Thanksgiving is a time to gather as a family. For many families, it means gathering people together from all across the country for a meal that can bring out the best and worst in your clan. Between the mashed potatoes and turkey, there are months — if not years — worth of life events to recount. Mom started Pilates, and Uncle Roy bought a new house. Cousin Jessica is dating a new guy, while your brother is on the heels of a divorce. But underneath all the small talk is an opportunity to recognize and acknowledge the accomplishments, hardships and hidden aspects of each family member’s life.

For some, the annual family gathering can be an opportunity to see friends, children and extended family members in person for the first time all year. If you’ve heard whispers or seen other family members show faint concern for others, Thanksgiving weekend can be an opportunity to identify issues and have open conversations.

When you’re gathered around the dinner table this holiday, keep an eye out for some of the subtle signs of substance abuse and addiction. If you have an inkling that one of your family members is struggling, take a closer look at the following signs of drug addiction:

Changes in Appearance

Some of the most apparent signs of drug addiction include physical changes. They may be subtle signs like weight loss or gain, or more apparent like bloodshot eyes or dilated or smaller pupils. Keep an eye out for things that are out of character, like unkempt hair or deteriorating hygiene. Some substance like heroin and meth can leave physical traces including abscesses and needle marks. If a family member is overprotective of potential injection sites, or wearing clothing that is seasonally inappropriate, it could be a sign that they are trying to cover up revealing marks. Some people may even pick at their skin, especially if they are experiencing withdrawals. Other signs of alcohol abuse or drug use may include shaking and tremors, scabbed and bruised skin, and constant sniffling and runny or dry nose. While some gradual changes in appearance are normal, compounded differences can be a sign of drug addiction or alcohol abuse.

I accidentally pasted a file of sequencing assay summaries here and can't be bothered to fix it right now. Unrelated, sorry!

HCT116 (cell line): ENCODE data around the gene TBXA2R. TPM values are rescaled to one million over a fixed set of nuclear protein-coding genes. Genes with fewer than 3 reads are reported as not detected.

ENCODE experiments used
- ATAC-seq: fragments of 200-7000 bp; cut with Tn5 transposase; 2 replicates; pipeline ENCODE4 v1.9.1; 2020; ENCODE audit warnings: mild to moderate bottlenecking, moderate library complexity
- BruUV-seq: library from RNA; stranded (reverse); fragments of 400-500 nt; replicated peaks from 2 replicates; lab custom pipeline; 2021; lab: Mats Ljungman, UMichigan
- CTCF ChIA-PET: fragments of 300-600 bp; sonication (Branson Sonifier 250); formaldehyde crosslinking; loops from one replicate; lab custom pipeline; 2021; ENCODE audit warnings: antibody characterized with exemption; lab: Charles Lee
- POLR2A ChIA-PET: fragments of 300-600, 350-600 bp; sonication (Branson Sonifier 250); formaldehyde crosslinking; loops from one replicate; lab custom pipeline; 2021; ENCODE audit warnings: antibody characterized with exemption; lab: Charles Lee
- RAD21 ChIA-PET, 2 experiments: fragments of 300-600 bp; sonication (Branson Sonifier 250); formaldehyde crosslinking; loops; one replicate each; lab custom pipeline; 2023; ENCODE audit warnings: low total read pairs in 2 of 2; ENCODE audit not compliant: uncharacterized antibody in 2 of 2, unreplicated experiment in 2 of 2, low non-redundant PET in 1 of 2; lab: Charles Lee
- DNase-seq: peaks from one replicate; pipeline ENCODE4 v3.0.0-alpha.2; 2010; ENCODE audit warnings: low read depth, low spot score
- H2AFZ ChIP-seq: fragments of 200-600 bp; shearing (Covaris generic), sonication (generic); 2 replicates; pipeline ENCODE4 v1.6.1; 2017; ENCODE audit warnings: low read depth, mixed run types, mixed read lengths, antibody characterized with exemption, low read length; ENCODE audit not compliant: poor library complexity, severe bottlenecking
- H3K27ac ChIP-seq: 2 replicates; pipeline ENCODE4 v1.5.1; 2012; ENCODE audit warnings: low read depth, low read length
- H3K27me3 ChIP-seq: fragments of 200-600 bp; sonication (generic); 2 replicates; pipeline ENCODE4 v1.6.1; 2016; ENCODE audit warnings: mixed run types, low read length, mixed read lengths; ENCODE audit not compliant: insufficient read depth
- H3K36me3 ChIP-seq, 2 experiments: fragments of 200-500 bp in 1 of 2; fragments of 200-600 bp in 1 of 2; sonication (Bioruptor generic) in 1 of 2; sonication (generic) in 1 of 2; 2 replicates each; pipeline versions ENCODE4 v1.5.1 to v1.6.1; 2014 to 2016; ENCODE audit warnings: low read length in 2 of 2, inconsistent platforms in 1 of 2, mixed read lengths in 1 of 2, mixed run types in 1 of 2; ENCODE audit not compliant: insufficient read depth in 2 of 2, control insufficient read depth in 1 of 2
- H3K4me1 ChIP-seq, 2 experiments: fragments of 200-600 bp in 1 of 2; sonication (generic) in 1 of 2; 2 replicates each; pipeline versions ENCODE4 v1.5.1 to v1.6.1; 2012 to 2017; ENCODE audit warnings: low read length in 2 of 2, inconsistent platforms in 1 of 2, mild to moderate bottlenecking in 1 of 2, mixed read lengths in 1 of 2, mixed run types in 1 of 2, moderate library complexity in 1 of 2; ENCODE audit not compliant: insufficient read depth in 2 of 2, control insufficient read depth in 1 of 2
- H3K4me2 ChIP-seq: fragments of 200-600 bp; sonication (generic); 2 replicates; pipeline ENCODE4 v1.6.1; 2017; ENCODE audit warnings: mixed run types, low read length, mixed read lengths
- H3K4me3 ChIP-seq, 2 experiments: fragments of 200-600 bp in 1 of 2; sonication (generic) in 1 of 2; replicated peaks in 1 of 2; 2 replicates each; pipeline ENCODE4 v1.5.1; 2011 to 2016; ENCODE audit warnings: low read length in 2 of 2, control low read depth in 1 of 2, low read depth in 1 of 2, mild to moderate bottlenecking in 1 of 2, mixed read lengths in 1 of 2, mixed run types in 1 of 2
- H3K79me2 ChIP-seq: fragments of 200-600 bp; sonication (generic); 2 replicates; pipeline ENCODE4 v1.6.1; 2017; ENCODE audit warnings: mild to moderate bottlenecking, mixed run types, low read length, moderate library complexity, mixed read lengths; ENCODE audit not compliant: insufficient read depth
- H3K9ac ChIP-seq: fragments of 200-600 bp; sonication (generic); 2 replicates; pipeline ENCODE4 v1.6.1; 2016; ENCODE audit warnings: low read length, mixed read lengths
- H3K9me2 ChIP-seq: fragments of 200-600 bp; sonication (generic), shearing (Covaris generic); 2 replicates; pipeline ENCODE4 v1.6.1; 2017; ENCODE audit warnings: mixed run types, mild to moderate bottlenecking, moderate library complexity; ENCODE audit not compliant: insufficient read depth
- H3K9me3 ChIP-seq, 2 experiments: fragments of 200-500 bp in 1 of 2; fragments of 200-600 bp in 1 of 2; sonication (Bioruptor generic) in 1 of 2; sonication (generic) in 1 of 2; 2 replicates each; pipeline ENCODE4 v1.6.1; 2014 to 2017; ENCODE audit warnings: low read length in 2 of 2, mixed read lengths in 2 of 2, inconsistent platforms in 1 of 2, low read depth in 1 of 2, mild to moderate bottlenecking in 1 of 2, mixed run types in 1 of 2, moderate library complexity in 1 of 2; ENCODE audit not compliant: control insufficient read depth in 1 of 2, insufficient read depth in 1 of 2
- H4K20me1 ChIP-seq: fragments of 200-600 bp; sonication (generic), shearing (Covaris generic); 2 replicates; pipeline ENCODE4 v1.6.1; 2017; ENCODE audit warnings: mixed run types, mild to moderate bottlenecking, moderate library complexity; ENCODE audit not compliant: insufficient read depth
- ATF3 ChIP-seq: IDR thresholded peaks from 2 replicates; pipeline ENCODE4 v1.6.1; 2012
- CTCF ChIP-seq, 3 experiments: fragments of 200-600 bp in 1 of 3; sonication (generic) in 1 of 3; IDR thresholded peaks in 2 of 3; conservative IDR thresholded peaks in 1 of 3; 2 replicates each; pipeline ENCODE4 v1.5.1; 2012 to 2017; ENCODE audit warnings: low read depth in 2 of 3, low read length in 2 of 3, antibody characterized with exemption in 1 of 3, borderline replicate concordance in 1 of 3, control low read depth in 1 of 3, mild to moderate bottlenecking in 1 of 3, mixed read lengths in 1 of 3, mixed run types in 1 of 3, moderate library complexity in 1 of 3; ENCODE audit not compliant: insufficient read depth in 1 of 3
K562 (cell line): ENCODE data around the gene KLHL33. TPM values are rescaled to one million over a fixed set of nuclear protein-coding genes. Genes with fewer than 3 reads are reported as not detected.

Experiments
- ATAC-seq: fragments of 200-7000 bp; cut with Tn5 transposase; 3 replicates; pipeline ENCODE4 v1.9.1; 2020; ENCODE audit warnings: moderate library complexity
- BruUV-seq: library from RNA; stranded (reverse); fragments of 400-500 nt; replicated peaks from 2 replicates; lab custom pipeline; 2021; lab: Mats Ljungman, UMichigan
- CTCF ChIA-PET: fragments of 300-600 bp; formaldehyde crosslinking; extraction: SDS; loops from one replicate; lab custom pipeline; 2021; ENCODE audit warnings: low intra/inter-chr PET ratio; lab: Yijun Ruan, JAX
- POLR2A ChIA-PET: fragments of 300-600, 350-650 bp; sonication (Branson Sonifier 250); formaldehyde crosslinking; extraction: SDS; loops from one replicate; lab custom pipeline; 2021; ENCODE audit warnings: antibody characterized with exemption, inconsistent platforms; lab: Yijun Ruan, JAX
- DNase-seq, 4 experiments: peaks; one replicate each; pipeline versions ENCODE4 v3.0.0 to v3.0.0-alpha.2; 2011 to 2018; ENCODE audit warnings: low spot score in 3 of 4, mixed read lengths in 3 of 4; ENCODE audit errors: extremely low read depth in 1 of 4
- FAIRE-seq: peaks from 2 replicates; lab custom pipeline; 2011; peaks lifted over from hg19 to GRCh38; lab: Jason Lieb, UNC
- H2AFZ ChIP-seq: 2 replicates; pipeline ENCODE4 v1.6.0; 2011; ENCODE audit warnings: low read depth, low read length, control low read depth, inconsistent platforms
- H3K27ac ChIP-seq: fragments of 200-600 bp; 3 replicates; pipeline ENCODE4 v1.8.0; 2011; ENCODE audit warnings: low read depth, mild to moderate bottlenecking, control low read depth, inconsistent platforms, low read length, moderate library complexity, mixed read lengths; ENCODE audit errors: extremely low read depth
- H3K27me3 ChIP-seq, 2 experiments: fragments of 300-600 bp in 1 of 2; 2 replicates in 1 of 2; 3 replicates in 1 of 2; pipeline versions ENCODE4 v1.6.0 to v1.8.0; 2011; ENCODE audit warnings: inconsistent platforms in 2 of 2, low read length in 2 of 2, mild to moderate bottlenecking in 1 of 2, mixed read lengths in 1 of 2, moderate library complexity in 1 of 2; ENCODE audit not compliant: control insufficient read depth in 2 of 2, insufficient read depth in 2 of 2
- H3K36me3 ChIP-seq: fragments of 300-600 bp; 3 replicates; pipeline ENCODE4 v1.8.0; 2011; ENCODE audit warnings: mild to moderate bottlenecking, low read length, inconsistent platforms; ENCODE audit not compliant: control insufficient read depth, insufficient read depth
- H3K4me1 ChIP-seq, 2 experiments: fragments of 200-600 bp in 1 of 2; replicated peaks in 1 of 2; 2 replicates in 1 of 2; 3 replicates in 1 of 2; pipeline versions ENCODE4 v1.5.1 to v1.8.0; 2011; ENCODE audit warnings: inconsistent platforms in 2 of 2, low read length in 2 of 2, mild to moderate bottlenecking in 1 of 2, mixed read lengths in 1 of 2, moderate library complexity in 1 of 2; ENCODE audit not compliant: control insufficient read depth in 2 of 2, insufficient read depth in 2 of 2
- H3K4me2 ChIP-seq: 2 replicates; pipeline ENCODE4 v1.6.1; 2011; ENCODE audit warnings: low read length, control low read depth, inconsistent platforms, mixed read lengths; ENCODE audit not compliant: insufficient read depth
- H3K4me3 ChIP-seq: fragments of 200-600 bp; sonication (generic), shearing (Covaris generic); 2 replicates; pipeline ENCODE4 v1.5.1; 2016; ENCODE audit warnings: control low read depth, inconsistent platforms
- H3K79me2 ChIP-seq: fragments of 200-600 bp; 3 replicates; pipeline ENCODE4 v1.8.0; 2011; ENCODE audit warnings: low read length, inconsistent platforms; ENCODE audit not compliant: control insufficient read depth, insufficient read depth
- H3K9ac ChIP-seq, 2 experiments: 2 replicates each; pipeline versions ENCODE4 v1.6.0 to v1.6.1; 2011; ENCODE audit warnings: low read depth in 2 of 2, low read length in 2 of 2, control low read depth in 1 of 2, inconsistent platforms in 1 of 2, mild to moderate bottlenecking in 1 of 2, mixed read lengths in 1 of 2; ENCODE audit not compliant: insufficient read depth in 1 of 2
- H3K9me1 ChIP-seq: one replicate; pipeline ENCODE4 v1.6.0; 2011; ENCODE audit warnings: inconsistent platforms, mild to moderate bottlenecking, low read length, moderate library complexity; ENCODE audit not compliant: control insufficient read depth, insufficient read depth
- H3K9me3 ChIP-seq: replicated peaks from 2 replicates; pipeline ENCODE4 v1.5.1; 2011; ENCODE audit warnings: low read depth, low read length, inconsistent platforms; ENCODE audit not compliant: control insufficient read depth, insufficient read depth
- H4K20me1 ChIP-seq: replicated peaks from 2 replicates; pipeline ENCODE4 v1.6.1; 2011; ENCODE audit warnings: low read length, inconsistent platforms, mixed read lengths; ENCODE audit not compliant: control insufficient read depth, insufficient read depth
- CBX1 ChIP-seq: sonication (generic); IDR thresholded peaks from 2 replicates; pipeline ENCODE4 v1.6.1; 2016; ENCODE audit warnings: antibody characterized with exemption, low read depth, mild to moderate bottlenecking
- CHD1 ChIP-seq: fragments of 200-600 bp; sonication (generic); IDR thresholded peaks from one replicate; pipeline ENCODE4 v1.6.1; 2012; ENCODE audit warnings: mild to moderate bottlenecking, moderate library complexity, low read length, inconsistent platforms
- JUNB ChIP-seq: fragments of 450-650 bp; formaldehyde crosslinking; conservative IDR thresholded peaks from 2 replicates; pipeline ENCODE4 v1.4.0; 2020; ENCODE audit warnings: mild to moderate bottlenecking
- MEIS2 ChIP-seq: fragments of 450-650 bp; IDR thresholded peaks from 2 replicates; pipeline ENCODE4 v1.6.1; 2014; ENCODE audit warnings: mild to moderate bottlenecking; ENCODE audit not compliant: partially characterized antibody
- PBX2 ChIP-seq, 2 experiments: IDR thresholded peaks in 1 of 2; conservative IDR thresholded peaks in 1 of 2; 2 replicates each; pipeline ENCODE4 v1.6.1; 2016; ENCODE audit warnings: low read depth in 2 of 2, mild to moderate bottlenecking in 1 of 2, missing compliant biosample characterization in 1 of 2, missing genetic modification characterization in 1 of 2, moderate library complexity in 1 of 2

Job Loss

For many, life changes like a sudden job loss, or the inability to maintain a job over a long period of time, may be an indication that something is off. Many companies have a zero-tolerance drug policy. If a person doesn’t pass a random drug screening while on the job, they may be terminated without notice. Even if a drug or alcohol use disorder goes undetected by a physical test, it can still have a large impact on performance at work. A drug or alcohol addiction can keep people from work, or make the day-to-day tasks of their job nearly impossible to complete. If you have a family member who is constantly between jobs, and displays other signs of addiction, it may be best to have an open discussion to ensure they get the help they need.

Isolation and Secrecy

Substance use disorder is as diverse as people’s personalities. While some people develop a dependence on alcohol or another drug after using it socially, others may use substances alone. But addiction itself can be a lonely experience, whether a person uses substances alone or with others. Oftentimes substances are used as a means to cope from other difficulties in life, especially co-occurring mental illnesses like depression, PTSD and anxiety. When these issues go untreated and are instead numbed by drugs or alcohol, they can create a dangerous combination. If you notice a relative who is uncommonly quiet or reserved, it can be helpful to speak with others about the situation to see if anyone else in your family has noticed inconsistent behavior. Facing a substance use disorder alone can be difficult, if not impossible, so having someone else on their side may be just what your loved one needs.